Art history professor moves to dismiss federal lawsuit against Hamline, plans to file new suit
Updated: 5:44 p.m.
A federal judge on Thursday dismissed the lawsuit Erika López Prater filed against Hamline University after the school criticized her for displaying two images of the Prophet Muhammad in her art history class.
David Redden, an attorney for López Prater, said in an email to Sahan Journal that his client planned to file a new suit against the university.
“Hamline hoped for a different venue so they removed the case to federal court,” he wrote in an email to Sahan Journal Thursday. “We served a new complaint today and will be filing it in Ramsey County Court, where the case belongs.”
López Prater dropped her claims of breach of contract in the new suit, which Redden provided to Sahan Journal.
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“Dr. López Prater continues to pursue her claims against Hamline for religious discrimination, defamation, retaliation, and intentional infliction of emotional distress,” Redden wrote in an email to Sahan Journal.
A Hamline University spokesperson deferred questions to the school’s attorney, Mark Berhow.
“We will carefully review any new filings in this matter and respond accordingly,” Berhow wrote in an email to Sahan Journal.
The dismissal of the federal suit came at López Prater’s request, according to the one-page order signed by Judge Paul A. Magnuson. The case was dismissed without prejudice, meaning López Prater retained the right to file a similar lawsuit.
In October, López Prater, an adjunct art history professor, showed two paintings depicting the Prophet Muhammad in her world art class. After a Muslim student complained about the display of the images during the virtual class, Hamline rescinded its invitation for López Prater to teach in the spring; one administrator called her actions “Islamophobic.” While many Muslims believe that visual depictions of the Prophet Muhammad are sacrilegious, that view is not universally held within Islam.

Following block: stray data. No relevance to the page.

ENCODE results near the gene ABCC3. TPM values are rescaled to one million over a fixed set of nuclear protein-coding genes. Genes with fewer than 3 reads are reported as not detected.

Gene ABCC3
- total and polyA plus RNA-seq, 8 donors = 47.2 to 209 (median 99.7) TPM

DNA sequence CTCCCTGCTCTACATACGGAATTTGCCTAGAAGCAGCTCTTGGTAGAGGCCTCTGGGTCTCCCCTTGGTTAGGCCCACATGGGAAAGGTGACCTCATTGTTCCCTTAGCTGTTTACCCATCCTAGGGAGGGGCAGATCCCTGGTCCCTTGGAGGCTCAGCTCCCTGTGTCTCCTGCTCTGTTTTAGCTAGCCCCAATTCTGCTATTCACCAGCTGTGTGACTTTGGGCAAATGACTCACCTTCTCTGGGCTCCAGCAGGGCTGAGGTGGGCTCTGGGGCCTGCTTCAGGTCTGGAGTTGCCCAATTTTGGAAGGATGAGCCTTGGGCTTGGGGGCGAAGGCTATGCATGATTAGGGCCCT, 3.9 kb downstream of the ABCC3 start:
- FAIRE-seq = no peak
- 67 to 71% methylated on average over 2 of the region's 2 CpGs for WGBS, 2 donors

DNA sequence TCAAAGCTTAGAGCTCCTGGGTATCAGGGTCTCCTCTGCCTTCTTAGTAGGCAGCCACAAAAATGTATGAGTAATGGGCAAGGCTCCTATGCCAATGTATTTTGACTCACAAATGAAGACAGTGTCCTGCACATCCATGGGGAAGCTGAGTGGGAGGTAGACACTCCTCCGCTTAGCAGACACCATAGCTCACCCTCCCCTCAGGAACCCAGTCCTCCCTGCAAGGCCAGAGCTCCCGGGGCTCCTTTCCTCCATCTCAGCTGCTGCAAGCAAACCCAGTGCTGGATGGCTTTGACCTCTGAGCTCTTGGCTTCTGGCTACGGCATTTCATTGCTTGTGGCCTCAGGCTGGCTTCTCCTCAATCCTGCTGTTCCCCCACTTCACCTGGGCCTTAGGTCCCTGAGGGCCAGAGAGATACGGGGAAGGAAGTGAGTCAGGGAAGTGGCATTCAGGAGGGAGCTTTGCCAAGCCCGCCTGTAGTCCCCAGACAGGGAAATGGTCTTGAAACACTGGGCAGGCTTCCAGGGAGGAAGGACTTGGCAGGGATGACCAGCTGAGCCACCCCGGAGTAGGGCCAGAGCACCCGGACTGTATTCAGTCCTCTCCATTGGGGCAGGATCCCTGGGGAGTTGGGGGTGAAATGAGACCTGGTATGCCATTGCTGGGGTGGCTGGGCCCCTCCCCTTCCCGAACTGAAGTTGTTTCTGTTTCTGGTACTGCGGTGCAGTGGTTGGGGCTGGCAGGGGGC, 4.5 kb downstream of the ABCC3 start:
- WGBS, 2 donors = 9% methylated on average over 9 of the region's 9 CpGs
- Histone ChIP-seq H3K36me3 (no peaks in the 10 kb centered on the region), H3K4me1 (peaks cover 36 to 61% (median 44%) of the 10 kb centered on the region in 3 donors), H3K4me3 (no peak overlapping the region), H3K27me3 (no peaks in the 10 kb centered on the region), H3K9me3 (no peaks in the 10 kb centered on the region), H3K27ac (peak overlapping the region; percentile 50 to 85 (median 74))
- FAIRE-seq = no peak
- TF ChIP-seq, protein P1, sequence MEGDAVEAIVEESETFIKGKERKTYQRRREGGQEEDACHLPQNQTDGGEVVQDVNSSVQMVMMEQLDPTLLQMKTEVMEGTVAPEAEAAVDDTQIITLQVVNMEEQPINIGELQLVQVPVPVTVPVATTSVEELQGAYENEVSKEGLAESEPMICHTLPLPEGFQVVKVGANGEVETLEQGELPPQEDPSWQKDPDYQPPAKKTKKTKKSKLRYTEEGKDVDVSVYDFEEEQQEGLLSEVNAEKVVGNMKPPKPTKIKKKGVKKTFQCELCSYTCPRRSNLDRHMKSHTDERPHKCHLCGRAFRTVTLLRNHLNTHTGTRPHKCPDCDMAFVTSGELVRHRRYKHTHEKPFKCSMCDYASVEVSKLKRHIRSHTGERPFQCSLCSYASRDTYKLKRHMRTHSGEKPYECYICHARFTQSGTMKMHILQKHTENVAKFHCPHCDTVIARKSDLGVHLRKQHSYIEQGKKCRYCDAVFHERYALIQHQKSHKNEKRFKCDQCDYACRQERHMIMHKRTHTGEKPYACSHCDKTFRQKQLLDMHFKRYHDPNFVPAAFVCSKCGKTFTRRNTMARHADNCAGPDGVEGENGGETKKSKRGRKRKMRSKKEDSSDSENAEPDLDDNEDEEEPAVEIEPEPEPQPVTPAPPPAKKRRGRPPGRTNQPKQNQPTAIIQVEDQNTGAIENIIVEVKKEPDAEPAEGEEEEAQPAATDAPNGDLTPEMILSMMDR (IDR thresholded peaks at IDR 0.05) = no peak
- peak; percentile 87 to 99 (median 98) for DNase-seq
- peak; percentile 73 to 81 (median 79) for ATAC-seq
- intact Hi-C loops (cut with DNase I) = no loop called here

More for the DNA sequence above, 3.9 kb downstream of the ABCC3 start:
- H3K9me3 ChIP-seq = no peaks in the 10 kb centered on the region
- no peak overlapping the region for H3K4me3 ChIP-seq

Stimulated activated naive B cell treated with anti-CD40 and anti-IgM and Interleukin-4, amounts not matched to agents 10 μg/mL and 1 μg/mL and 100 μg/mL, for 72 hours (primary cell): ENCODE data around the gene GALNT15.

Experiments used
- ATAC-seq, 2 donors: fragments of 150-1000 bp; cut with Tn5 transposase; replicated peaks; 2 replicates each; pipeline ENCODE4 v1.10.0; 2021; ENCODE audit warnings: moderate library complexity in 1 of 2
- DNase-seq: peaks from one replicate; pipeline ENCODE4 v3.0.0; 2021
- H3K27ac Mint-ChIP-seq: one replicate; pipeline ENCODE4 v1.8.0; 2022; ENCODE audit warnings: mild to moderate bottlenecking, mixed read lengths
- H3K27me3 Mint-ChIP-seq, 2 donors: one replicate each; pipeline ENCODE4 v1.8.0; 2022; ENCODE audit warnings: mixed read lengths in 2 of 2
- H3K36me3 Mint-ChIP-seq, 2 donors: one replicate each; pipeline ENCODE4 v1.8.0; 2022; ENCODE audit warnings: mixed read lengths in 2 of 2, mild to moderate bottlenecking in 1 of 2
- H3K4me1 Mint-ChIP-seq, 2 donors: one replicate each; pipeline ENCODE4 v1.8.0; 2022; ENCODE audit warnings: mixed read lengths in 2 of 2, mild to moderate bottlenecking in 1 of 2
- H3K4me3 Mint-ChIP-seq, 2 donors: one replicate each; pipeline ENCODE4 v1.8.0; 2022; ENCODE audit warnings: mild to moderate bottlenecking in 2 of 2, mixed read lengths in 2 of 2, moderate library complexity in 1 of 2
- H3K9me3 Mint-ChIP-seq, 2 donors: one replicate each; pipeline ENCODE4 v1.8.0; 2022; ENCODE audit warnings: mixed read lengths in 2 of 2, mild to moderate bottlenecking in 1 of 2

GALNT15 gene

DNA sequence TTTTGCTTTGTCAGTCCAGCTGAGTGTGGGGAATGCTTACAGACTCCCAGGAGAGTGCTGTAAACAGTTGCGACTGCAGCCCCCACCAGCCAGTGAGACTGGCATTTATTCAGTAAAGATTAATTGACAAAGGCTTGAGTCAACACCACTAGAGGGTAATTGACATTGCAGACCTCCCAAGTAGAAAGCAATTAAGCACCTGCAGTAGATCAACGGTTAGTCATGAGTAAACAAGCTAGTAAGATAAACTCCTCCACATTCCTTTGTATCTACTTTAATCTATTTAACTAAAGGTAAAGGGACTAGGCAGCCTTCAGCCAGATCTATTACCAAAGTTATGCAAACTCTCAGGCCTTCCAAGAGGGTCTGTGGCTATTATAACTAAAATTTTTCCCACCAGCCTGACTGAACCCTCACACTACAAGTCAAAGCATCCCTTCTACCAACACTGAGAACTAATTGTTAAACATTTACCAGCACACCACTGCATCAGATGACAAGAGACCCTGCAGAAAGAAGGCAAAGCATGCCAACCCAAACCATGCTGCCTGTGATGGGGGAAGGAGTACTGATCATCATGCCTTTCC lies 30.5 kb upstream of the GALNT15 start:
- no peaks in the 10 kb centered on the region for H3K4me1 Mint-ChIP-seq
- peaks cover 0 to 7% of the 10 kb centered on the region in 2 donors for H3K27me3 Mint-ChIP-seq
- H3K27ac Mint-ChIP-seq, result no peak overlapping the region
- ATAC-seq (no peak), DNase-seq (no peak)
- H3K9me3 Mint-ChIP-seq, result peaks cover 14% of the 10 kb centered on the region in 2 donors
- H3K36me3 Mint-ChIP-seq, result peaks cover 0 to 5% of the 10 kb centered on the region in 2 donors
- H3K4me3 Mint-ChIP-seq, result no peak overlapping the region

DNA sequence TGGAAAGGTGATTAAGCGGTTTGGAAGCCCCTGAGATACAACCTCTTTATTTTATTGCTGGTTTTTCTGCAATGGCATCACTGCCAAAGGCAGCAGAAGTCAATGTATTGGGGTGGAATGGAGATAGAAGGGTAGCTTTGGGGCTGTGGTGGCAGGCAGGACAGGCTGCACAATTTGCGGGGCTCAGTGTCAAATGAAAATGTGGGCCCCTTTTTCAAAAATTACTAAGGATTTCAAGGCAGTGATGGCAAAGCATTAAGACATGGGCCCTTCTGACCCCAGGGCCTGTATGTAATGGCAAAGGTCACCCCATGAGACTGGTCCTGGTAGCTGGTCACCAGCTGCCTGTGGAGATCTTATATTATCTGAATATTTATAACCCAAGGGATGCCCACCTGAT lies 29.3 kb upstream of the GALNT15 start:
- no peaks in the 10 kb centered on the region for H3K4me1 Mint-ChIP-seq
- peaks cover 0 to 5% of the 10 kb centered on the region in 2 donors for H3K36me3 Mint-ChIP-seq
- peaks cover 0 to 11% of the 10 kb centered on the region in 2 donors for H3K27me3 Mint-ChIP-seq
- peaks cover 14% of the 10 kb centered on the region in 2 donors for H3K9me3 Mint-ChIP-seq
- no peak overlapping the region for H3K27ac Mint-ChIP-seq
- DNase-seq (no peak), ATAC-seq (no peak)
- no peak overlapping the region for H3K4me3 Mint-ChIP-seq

López Prater filed her first lawsuit in January, alleging defamation, breach of contract, and religious discrimination. The suit made national headlines.
The case was originally filed in state court, but on Tuesday Hamline filed to move the case to federal court. Hamline argued that because López Prater was subject to a collective bargaining agreement, federal courts had jurisdiction over the case.
Redden filed a notice of voluntary dismissal of the federal suit without prejudice on Thursday.“Plaintiff Erika López Prater, by and through undersigned counsel, hereby gives notice of her voluntary dismissal of this case without prejudice,” reads the document, signed by Redden.
Magnuson signed his order dismissing the case later that day.
Redden said he didn’t challenge Hamline’s request to move the first suit to federal court and instead, chose to dismiss the federal suit and file a new one in state court because it was the “faster of the available options.”
Many Hamline faculty have spoken out in support of López Prater. In a symbolic move in January, Hamline professors voted overwhelmingly to ask university President Fayneese Miller to resign.